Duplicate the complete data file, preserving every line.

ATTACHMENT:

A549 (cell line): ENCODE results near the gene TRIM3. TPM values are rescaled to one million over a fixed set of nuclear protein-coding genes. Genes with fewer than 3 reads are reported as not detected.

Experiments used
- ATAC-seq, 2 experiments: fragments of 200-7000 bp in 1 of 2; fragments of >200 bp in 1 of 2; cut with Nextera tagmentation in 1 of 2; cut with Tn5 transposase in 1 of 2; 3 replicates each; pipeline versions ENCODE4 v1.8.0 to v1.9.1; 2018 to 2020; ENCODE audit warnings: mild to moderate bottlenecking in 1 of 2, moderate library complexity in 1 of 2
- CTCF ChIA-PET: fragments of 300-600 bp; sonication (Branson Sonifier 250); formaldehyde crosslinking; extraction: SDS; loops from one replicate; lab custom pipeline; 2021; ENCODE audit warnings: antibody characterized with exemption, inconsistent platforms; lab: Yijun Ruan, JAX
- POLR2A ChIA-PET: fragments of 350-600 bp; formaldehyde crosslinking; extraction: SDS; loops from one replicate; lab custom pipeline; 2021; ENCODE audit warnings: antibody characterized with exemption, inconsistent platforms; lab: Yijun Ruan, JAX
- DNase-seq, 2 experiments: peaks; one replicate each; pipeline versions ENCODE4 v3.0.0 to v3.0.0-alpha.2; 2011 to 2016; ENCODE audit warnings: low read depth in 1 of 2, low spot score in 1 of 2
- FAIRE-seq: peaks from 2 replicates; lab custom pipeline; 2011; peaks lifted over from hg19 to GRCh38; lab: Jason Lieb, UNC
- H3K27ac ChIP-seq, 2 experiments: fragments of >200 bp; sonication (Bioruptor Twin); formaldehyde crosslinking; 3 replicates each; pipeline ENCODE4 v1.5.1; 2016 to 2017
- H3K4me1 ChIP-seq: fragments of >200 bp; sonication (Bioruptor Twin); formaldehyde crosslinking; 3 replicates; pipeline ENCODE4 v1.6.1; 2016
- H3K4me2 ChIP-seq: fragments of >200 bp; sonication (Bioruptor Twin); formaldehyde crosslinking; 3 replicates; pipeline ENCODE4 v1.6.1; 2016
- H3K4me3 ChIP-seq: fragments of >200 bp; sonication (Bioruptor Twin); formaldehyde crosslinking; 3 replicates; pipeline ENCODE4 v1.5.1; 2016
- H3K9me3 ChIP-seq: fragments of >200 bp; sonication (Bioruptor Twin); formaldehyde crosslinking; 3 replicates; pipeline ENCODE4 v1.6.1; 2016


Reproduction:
A549 (cell line): ENCODE results near the gene TRIM3. TPM values are rescaled to one million over a fixed set of nuclear protein-coding genes. Genes with fewer than 3 reads are reported as not detected.

Experiments used
- ATAC-seq, 2 experiments: fragments of 200-7000 bp in 1 of 2; fragments of >200 bp in 1 of 2; cut with Nextera tagmentation in 1 of 2; cut with Tn5 transposase in 1 of 2; 3 replicates each; pipeline versions ENCODE4 v1.8.0 to v1.9.1; 2018 to 2020; ENCODE audit warnings: mild to moderate bottlenecking in 1 of 2, moderate library complexity in 1 of 2
- CTCF ChIA-PET: fragments of 300-600 bp; sonication (Branson Sonifier 250); formaldehyde crosslinking; extraction: SDS; loops from one replicate; lab custom pipeline; 2021; ENCODE audit warnings: antibody characterized with exemption, inconsistent platforms; lab: Yijun Ruan, JAX
- POLR2A ChIA-PET: fragments of 350-600 bp; formaldehyde crosslinking; extraction: SDS; loops from one replicate; lab custom pipeline; 2021; ENCODE audit warnings: antibody characterized with exemption, inconsistent platforms; lab: Yijun Ruan, JAX
- DNase-seq, 2 experiments: peaks; one replicate each; pipeline versions ENCODE4 v3.0.0 to v3.0.0-alpha.2; 2011 to 2016; ENCODE audit warnings: low read depth in 1 of 2, low spot score in 1 of 2
- FAIRE-seq: peaks from 2 replicates; lab custom pipeline; 2011; peaks lifted over from hg19 to GRCh38; lab: Jason Lieb, UNC
- H3K27ac ChIP-seq, 2 experiments: fragments of >200 bp; sonication (Bioruptor Twin); formaldehyde crosslinking; 3 replicates each; pipeline ENCODE4 v1.5.1; 2016 to 2017
- H3K4me1 ChIP-seq: fragments of >200 bp; sonication (Bioruptor Twin); formaldehyde crosslinking; 3 replicates; pipeline ENCODE4 v1.6.1; 2016
- H3K4me2 ChIP-seq: fragments of >200 bp; sonication (Bioruptor Twin); formaldehyde crosslinking; 3 replicates; pipeline ENCODE4 v1.6.1; 2016
- H3K4me3 ChIP-seq: fragments of >200 bp; sonication (Bioruptor Twin); formaldehyde crosslinking; 3 replicates; pipeline ENCODE4 v1.5.1; 2016
- H3K9me3 ChIP-seq: fragments of >200 bp; sonication (Bioruptor Twin); formaldehyde crosslinking; 3 replicates; pipeline ENCODE4 v1.6.1; 2016